A positive spin on Roast Busters saga
A SCHOOL involved with a copycat ‘‘Roast Busters’’ page is using the event as a positive learning tool.
Mt Albert Grammar headmaster Dale Burden last week alerted police to a Facebook page called ‘‘Roast Busters Mt Albert Chapter’’ that included a handful of members from the school.
Mr Burden says the page, which was quickly taken down after being reported, did not display any suggestion of sexual behaviour or negative attitudes towards girls.
‘‘It was more teenage banter between boys seeking attention from each other over school subjects such as uniforms and assignments,’’ he says.
Students from a number of schools were associated with the Facebook page.
Police advised not to approach families directly and said they were meeting with Child Protection Units from West Auckland to decide how to proceed.
A letter was sent to the parent community explaining the situation. Mr Burden says the Roast Busters scandal is a ‘‘cautionary tale’’ that the school is looking to use for good.
‘‘We will be talking to our students about the risks of aligning themselves with sites such as the one in the news, how it can leave a digital footprint that can harm their reputations and long-term prospects,’’ he says.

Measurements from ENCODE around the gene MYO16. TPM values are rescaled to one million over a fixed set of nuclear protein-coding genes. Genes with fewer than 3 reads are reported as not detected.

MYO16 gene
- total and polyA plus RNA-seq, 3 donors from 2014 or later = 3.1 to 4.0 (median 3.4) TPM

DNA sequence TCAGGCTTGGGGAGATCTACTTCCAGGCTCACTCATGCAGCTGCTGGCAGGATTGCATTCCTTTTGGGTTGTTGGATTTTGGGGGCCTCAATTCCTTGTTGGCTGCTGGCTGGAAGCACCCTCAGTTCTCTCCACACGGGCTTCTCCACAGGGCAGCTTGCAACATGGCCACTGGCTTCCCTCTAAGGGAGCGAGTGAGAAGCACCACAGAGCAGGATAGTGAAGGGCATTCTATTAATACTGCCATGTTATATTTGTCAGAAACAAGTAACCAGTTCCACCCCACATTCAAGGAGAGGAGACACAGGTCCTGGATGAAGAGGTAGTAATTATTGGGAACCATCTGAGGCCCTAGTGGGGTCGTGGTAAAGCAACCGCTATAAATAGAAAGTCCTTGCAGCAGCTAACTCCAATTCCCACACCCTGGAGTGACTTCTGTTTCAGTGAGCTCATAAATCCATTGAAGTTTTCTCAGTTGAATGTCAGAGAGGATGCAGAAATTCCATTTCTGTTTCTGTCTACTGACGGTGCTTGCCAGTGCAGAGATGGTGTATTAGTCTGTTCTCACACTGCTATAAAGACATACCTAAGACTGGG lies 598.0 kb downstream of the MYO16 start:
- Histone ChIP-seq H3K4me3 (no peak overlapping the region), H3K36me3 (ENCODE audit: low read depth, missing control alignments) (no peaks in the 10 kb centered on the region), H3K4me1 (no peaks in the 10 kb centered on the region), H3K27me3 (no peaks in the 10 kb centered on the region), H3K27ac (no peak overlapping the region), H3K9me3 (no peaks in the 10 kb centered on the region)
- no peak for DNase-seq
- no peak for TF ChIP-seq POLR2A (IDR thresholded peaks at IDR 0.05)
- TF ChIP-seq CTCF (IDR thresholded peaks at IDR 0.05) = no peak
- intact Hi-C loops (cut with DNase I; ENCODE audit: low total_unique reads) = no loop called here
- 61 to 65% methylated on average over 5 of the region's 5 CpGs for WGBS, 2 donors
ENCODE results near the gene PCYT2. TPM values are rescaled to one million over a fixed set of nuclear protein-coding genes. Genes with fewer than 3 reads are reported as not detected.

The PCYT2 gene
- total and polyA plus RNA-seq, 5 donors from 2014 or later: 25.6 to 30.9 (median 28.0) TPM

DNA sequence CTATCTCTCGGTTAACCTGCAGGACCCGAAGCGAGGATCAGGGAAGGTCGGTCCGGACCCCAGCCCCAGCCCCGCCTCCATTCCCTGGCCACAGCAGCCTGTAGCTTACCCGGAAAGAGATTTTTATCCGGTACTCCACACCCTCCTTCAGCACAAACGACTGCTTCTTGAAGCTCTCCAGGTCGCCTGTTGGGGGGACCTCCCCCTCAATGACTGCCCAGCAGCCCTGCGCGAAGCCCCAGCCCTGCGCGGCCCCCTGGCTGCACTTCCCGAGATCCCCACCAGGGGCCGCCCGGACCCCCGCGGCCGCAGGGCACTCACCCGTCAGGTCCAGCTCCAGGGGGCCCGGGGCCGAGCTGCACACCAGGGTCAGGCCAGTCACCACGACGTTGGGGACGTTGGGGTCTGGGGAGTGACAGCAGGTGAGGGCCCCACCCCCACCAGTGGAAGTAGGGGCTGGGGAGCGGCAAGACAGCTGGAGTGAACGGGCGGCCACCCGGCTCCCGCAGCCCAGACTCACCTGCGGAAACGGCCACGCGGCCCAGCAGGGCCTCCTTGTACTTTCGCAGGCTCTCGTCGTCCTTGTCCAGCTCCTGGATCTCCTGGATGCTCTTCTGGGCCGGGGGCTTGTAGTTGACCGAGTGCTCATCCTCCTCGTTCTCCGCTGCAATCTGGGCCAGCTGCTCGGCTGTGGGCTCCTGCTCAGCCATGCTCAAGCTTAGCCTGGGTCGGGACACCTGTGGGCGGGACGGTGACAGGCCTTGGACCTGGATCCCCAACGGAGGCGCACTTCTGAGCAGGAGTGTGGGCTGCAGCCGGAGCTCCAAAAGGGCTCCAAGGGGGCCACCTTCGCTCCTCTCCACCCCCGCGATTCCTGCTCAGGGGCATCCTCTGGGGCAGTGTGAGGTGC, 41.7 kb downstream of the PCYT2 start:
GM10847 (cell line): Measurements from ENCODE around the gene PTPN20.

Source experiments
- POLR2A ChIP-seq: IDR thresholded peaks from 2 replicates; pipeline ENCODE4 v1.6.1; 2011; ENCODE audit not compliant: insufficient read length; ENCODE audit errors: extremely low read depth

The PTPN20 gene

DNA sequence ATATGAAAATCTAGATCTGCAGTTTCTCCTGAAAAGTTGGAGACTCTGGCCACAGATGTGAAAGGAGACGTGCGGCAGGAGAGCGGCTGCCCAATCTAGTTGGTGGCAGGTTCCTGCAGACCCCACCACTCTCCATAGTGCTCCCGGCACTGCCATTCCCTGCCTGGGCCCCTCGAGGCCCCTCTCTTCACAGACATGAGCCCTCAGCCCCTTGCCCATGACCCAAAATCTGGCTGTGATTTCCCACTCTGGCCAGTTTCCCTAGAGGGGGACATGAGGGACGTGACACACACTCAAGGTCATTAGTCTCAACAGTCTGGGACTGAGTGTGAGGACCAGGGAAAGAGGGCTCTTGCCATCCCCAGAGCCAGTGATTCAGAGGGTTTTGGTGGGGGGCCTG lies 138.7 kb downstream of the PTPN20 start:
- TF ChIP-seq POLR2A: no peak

‘‘Teenagers live in the digital world and they can make mistakes there as they do in other areas of their lives.’’
The unfolding of the Roast Busters story has created a storm of discussion around the country.
The HELP sexual abuse support service is offering support to people who have been triggered by recent events.
Development manager Harriet Sewell says the young women affected by the group have gone through the abuse twice – the alcohol facilitated sexual assault and then having it made visible for anyone to see.
‘‘Often, survivors blame themselves for the abuse, including having thoughts similar to, ‘how could I have let this happen?’, ‘everyone is saying I must have known what I was getting into’, ‘I drank too much’, ‘it must be my fault’,’’ she says.
‘‘This type of thinking will also be influenced by commentary on different social media forums, as well as sexual sensationalism reporting in media.’’
Statistics indicate that nondisclosure is common amongst survivors, with only about 10 in 100 cases of sexual abuse or sexual assault crimes reported.
HELP trauma counsellors support survivors as they work through questions as well as providing specialist therapy. The service also supports the friends and family of people affected.